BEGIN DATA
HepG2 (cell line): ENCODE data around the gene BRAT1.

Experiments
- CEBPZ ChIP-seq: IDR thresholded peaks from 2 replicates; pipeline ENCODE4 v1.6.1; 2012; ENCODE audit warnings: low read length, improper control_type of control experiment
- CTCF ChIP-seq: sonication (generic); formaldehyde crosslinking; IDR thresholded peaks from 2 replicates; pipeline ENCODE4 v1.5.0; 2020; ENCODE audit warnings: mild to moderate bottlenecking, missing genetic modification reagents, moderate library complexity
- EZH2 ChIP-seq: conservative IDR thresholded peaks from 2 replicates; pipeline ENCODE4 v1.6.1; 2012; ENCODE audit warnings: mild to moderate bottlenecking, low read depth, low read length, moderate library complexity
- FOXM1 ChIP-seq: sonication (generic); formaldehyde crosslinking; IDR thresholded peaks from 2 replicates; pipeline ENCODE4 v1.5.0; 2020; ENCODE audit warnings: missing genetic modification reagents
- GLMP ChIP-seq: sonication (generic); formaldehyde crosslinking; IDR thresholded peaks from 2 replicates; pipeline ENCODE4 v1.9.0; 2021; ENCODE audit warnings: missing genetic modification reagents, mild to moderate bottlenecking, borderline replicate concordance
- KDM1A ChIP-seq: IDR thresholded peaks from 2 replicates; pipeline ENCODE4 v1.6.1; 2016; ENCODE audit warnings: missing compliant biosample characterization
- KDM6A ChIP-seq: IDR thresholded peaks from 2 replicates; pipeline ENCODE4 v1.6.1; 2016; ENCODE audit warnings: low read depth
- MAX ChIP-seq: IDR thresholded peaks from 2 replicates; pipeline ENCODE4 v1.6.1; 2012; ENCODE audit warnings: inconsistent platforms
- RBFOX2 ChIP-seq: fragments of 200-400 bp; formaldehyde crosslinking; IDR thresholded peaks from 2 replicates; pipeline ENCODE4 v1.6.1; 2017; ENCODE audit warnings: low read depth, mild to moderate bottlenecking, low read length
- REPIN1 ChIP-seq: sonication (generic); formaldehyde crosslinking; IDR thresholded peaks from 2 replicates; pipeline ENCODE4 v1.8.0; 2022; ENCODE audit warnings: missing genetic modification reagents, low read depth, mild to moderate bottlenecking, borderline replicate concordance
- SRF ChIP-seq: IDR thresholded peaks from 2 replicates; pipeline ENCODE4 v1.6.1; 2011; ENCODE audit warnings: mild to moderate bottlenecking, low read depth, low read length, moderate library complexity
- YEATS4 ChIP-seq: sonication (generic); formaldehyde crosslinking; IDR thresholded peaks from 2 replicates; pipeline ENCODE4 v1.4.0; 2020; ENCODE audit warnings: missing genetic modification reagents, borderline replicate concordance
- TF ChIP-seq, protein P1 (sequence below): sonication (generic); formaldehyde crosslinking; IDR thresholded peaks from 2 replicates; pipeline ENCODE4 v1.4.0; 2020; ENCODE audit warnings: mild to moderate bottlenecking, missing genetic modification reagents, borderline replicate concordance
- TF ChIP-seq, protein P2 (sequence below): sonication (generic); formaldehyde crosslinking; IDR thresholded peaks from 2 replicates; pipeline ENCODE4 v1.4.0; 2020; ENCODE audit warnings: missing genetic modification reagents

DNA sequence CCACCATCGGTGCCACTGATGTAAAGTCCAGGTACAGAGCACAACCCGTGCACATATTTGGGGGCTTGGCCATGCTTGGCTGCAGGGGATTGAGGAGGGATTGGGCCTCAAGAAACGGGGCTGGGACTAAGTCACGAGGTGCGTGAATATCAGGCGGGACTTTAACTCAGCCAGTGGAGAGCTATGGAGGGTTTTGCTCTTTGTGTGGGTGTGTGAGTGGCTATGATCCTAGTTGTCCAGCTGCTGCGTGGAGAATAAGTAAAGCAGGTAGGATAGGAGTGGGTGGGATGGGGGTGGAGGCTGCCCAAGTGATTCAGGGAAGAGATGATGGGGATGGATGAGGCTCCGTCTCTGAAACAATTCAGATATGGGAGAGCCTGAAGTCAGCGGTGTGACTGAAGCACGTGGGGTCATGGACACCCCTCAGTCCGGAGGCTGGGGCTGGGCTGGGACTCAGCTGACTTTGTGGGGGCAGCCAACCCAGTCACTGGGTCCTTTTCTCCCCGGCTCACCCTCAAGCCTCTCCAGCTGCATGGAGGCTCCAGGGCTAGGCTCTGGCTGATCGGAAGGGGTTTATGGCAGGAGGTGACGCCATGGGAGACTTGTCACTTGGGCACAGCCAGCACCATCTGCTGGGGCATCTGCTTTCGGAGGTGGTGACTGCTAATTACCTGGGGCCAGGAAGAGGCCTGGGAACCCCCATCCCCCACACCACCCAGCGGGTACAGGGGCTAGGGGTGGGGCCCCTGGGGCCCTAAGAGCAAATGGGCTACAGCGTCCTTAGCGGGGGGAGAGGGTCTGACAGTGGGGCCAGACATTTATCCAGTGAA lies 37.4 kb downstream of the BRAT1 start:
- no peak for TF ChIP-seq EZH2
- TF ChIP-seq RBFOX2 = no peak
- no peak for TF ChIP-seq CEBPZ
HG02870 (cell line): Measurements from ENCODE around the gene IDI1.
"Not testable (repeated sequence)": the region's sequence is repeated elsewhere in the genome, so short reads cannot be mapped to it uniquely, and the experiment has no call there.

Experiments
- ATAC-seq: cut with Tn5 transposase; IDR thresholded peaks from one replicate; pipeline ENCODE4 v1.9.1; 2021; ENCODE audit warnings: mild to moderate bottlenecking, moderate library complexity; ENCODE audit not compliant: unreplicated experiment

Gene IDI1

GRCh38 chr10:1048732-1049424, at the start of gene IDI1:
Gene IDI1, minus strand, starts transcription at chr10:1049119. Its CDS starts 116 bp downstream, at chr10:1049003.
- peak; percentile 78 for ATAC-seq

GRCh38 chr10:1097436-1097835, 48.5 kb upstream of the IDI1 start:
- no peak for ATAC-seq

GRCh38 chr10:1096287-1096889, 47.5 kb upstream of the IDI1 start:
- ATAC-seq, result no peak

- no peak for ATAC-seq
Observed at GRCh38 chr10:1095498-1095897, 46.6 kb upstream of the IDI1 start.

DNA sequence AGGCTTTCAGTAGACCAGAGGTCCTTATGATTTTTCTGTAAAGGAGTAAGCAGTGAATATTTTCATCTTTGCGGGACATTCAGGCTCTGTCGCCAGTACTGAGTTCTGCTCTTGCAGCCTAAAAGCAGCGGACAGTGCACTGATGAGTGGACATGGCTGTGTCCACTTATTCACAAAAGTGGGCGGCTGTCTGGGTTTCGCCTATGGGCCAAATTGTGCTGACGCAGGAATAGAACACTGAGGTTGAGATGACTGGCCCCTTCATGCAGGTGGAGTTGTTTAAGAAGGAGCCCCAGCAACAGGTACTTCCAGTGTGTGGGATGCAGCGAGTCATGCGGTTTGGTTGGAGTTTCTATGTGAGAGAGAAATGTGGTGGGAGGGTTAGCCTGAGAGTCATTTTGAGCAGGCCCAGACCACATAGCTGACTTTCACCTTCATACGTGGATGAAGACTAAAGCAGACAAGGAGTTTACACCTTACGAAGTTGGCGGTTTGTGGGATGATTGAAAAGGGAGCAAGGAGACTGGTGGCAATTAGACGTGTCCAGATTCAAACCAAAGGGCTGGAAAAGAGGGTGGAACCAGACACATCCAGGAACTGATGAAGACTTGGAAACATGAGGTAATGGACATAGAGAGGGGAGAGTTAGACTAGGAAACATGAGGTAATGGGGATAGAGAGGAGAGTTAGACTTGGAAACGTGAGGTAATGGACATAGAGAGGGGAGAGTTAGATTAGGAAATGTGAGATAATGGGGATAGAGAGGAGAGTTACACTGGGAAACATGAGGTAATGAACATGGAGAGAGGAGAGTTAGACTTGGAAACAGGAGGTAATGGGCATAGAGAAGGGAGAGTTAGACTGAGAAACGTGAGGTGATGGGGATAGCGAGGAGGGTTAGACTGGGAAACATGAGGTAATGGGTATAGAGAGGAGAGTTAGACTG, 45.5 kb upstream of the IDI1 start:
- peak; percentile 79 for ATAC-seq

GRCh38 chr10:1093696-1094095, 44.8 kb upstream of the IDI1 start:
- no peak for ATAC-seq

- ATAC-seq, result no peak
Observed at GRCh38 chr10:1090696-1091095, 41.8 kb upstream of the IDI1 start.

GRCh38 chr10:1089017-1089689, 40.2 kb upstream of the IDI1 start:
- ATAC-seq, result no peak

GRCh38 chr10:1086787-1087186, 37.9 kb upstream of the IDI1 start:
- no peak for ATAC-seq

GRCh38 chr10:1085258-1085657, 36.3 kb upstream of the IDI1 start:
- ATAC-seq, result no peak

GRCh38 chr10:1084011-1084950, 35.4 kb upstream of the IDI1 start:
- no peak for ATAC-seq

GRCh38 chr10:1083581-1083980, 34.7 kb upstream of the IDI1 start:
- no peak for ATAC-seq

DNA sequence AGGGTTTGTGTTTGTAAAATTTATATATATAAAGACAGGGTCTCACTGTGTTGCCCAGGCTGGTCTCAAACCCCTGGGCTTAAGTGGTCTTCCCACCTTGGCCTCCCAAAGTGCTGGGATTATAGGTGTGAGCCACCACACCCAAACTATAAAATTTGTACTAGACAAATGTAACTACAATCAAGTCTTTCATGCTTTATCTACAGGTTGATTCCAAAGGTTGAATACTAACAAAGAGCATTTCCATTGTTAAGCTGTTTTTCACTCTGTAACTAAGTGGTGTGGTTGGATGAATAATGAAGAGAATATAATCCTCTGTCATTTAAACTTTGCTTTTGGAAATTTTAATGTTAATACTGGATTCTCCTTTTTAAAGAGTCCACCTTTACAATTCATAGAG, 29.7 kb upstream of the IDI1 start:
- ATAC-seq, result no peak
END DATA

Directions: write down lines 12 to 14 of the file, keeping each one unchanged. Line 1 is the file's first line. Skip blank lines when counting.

- REPIN1 ChIP-seq: sonication (generic); formaldehyde crosslinking; IDR thresholded peaks from 2 replicates; pipeline ENCODE4 v1.8.0; 2022; ENCODE audit warnings: missing genetic modification reagents, low read depth, mild to moderate bottlenecking, borderline replicate concordance
- SRF ChIP-seq: IDR thresholded peaks from 2 replicates; pipeline ENCODE4 v1.6.1; 2011; ENCODE audit warnings: mild to moderate bottlenecking, low read depth, low read length, moderate library complexity
- YEATS4 ChIP-seq: sonication (generic); formaldehyde crosslinking; IDR thresholded peaks from 2 replicates; pipeline ENCODE4 v1.4.0; 2020; ENCODE audit warnings: missing genetic modification reagents, borderline replicate concordance